I appreciate Lee Cataluna addressing the issue of “fake service dogs” (“Fake service dogs make life tougher for truly disabled,” Star-Advertiser, July 24).
It is no secret that dogs are infiltrating our businesses, stores and eateries. And it doesn’t take an expert to see that more pet owners are abusing a privilege reserved for the truly disabled.
Not only does this abuse frustrate the disabled, it also affects those who are allergic to dogs. Some people have serious reactions to dog dander, especially in enclosed areas. Should we not give more consideration to human health matters?
Businesses should not have to ask pet owners if their dog is a service dog. I support requiring IDs on dog vests or collars for everyone to see. Since disabled drivers need placards for special parking, why not provide an ID system for owners of service dogs? This would not only control the abuse but also make it easier for all business owners.
Many nations have had female leaders
Since the mid-20th century, women have been democratically elected as presidents of many countries, among them Argentina, Brazil, Chile, Costa Rica, Croatia, Finland, India, Indonesia, Ireland, Kosovo, Kyrgyzstan, Latvia, Liberia, Lithuania, Malawi, Malta, Nepal, Nicaragua, Philippines, South Korea, Sri Lanka, and Taiwan.
Many women are heads of state in other capacities as well, such as prime minister.
According to the World Economic Forum, 63 of 142 countries have had a female head of government or state in the last five decades. Angela Merkel of Germany, Indira Gandhi of India, Golda Meir of Israel, Park Geun-hye of South Korea, Corazon Aquino of the Philippines, and Margaret Thatcher of the United Kingdom are well-known pioneers as national political leaders.
Why hasn’t a woman ever been elected president of the United States of America? Are women’s equality, rights and status that backward in this country?
Leslie E. Sponsel
We need leader who can get things done
The debate in the media between who is more “immoral,” “crooked,” “un-Christian” or “untrustworthy” between Donald Trump and Hillary Clinton throws an enormous red herring into this election.
This only distracts the electorate from the real problems facing our country. The outcome of the election will have an enormous impact on how they are addressed. The Senate, House of Representatives, Supreme Court, Social Security, Medicare, Medicaid, abortion rights, health care, LGBT rights, immigration, terrorism and the military are all at stake.
During the Great Depression and World War II, President Franklin Roosevelt cut many backroom deals and enacted measures that were patently illegal at the time. Nonetheless, he is credited with bringing us through both disasters and was respected by Americans of both parties. We’re not looking to elect a Dalai Lama or a Mother Teresa. We need a president and a government that can get things done.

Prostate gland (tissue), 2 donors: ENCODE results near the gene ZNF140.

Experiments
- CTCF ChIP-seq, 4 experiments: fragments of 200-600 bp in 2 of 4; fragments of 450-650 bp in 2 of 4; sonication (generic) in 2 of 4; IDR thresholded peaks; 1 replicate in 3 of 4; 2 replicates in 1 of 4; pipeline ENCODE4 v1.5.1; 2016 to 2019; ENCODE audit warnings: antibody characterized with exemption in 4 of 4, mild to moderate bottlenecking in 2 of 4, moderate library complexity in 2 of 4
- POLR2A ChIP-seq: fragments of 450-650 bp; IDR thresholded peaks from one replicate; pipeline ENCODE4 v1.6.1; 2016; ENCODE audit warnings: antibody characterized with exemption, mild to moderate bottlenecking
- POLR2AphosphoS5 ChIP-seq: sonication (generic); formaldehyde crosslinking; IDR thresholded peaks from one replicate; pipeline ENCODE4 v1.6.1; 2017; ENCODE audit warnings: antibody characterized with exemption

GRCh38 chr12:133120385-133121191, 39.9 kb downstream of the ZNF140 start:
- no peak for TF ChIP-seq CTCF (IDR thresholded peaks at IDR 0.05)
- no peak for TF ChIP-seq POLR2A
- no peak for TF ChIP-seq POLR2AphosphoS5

William E. Conti
Homeless are clear public health danger
There are thousands of individuals living in the streets, parks, beaches, along the coast and harbors.
The areas they reside in are used as toilets and garbage dumps. This human sewage and waste result in effluent carried by rainwater into our streams and ocean. A toxic mixture of waste is brewing along our treasured shores, threatening the health of all who live or visit here.
Is there possibly a correlation between the reported outbreaks of hepatitis A and the fecal contaminants mentioned above?
We have a Third-World sanitation situation in our islands. Will we survive this toxic contamination?
Many people I know have had experiences of their own, such as encountering human waste while surfing Ala Moana or in the streets of Kakaako. They are all appalled by the extent of the problem.
What are we going to do about this?
Margaret K. Ralston
Car rental firms got sweet airport deal
Recent letters concerning airport parking can be traced to an attitude that rental car companies have priority over the public (“Airport lacks enough parking,” Star-Advertiser, June 15; “Airport has little parking available,” Star-Advertiser, July 4).
The public and airport employees lost when rental cars were granted the right to occupy half of the parking structure and all of the adjacent surface lots.
Three alternatives were available for rental cars: a lot on Lagoon Drive, land on Ualena Street, or the site presently under construction.
Ualena Street was clearly the right location for airport rental cars based on the information prepared to guide planning.
Many years ago, Seattle- Tacoma International Airport officials operated a consolidated rental car facility within its public parking building. They realized this would not allow for expansion and the rental car operation was moved off airport, as is the case at most major airports. At our airport, rental car companies have no incentive to return public parking until 2020 or beyond.
NextEra could easily have impressed us
NextEra spent almost $21 million on public relations and consultants in a futile effort to acquire Hawaiian Electric.
It chose to advertise heavily, featuring many of the top power brokers in town, including developers, bankers and a fast-food magnate.
Had it succeeded, Hawaiian Electric would then be part of fracking operations and natural gas consumption.
Instead, imagine if NextEra had invested $20 million in electricity storage facilities here, allowing greater grid penetration by solar photovoltaic systems. Most of us would have been impressed with its expertise and ability, and would have looked forward to more innovation.
By their choices, NextEra executives demonstrated that they did not have the foresight and ability to move Hawaii forward to a fully renewable energy future.